Local agencies crucial in protecting vulnerable students

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CHARLESTON, WV (WOWK) – During Gov. Jim Justice’s press briefing Wednesday, the Governor and other state health and school officials expressed concern about West Virginia’s most vulnerable students.

The September 8th start date remains, but school plans remain flexible, according to the Governor, depending on the latest coronavirus numbers.

So what happens if kids and teachers aren’t in the classroom? Specifically – what happens to the more vulnerable students?

“Schools provide a valuable resource in terms of those eyes on by teachers, in terms of those eyes on by teachers,” said Secretary Bill Crouch with the West Virginia Department of Health and Human Resources.

Crouch says the number of abuse and neglect reports filed by teachers dropped significantly during the first months of the pandemic. Although the number of reports has since risen again, he says it still remains a major concern. Crouch said he would have more specific numbers sometime in the next week.

“Its been a lot of sleepless nights, a lot of prayers for the students we don’t have eyes on,” State Superintendent of Schools Clayton Burch said.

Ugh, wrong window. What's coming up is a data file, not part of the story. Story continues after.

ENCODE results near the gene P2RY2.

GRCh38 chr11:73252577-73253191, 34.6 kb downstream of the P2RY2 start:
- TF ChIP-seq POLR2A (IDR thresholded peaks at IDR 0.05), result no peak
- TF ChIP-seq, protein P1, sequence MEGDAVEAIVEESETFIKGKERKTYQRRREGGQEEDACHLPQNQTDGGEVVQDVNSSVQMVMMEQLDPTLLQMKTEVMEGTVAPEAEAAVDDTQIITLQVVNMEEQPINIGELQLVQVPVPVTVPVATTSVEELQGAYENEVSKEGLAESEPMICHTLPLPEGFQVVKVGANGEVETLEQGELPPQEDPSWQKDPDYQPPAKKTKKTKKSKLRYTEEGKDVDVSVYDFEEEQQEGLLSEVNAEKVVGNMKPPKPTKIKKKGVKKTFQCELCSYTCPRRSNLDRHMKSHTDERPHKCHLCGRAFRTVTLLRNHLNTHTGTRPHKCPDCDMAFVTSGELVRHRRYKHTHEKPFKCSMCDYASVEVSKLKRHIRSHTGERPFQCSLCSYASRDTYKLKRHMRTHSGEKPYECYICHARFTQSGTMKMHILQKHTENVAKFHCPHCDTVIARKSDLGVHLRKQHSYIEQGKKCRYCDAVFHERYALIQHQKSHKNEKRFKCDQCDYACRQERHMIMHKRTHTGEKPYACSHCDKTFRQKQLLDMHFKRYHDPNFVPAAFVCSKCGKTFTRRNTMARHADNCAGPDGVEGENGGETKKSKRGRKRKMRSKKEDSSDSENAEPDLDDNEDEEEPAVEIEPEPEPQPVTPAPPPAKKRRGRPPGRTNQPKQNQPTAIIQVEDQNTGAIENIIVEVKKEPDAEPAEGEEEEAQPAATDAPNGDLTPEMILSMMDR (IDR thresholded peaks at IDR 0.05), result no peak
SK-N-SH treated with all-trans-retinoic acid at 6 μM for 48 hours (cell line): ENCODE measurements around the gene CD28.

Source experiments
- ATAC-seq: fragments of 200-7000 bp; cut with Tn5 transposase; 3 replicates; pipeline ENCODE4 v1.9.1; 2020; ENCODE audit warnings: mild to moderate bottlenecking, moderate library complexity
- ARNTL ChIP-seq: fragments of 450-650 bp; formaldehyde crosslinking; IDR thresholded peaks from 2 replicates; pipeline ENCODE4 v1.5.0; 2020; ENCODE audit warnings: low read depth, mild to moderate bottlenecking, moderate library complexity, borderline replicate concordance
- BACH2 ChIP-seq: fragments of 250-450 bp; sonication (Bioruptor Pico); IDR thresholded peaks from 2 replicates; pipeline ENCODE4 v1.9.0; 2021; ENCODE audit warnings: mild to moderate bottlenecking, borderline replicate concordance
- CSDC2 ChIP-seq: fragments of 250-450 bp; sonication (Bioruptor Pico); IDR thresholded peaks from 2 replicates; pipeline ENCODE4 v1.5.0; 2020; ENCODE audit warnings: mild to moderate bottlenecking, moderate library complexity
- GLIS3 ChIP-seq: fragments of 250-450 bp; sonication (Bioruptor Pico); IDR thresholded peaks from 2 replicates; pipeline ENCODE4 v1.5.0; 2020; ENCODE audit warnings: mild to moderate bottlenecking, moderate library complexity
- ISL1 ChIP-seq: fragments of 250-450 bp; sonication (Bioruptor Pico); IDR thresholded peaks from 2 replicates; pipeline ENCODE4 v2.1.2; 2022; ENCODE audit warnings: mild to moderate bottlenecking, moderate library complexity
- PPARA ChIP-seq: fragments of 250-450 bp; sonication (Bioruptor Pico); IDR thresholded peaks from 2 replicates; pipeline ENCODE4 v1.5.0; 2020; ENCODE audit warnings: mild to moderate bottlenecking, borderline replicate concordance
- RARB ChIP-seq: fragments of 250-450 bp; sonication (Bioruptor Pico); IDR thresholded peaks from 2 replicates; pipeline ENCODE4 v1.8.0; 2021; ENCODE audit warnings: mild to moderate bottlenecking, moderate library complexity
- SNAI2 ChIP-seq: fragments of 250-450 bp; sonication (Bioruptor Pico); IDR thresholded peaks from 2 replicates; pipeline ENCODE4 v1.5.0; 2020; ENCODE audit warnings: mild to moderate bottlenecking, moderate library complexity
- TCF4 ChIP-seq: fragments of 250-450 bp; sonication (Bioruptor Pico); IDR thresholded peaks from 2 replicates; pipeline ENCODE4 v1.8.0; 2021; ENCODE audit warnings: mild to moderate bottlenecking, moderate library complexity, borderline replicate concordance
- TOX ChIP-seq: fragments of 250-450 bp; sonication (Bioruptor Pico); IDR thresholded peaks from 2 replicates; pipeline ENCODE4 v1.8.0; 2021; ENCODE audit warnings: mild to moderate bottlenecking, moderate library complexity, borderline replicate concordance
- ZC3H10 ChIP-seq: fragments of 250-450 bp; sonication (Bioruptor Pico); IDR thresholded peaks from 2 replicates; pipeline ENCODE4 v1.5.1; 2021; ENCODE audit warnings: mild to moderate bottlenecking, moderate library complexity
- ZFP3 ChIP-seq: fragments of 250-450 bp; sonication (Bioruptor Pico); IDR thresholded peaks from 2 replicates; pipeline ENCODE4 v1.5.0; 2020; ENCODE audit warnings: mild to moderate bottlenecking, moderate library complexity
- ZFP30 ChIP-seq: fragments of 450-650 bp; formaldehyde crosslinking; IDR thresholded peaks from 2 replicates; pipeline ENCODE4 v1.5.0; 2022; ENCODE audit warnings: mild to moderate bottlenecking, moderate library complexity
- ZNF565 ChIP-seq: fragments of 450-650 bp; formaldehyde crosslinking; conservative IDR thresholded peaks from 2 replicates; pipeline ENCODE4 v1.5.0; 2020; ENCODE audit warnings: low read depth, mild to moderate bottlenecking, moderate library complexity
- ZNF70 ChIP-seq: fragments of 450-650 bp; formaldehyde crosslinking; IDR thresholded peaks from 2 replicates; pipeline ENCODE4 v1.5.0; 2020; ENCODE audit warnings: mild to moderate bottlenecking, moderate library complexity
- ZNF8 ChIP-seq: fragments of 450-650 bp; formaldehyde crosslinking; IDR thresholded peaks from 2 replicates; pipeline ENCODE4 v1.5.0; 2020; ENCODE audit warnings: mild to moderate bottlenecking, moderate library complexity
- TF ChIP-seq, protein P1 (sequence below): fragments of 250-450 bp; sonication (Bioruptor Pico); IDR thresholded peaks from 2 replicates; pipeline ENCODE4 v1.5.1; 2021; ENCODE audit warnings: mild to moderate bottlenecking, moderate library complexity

During the press conference, Burch and Justice stressed the importance of the “One Caring Adult” Program. State health officials also stressed the importance of local agencies and organizations that are continuing to advocate for some of West Virginia’s most vulnerable students.

“For a lot of kids, school is the only safe place,” said Andrea Darr, director of West Virginia Center For Children’s Justice.

Darr is the director of the West Virginia Center For Children’s Justice. She’s been a crucial part of the Handle With Care program which requires law enforcement to alert school districts when they encounter a child at a crime scene.

“That notice all it says is ‘handle with care,'” Darr said. “No other details. It goes to essential school staff that are checking up on those kids.”

Darr says the initiative, launched on Charleston’s West Side back in 2013, is more important now than ever before as kids might not get the chance to interact with teachers in the classroom. So they’re working on resources available for people who might not recognize symptoms of abuse or neglect.

“If the teachers aren’t seeing the kids, who are? It’s the convenience store clerks, the pizza delivery guys, its the grocery store worker,” Darr said. “So we’ve created a really nice infographic for people that generally wouldn’t know what to do.”

Darr says a part of that initiative includes their yearly conference. This year they are doing it virtually hosting sessions once a week online.

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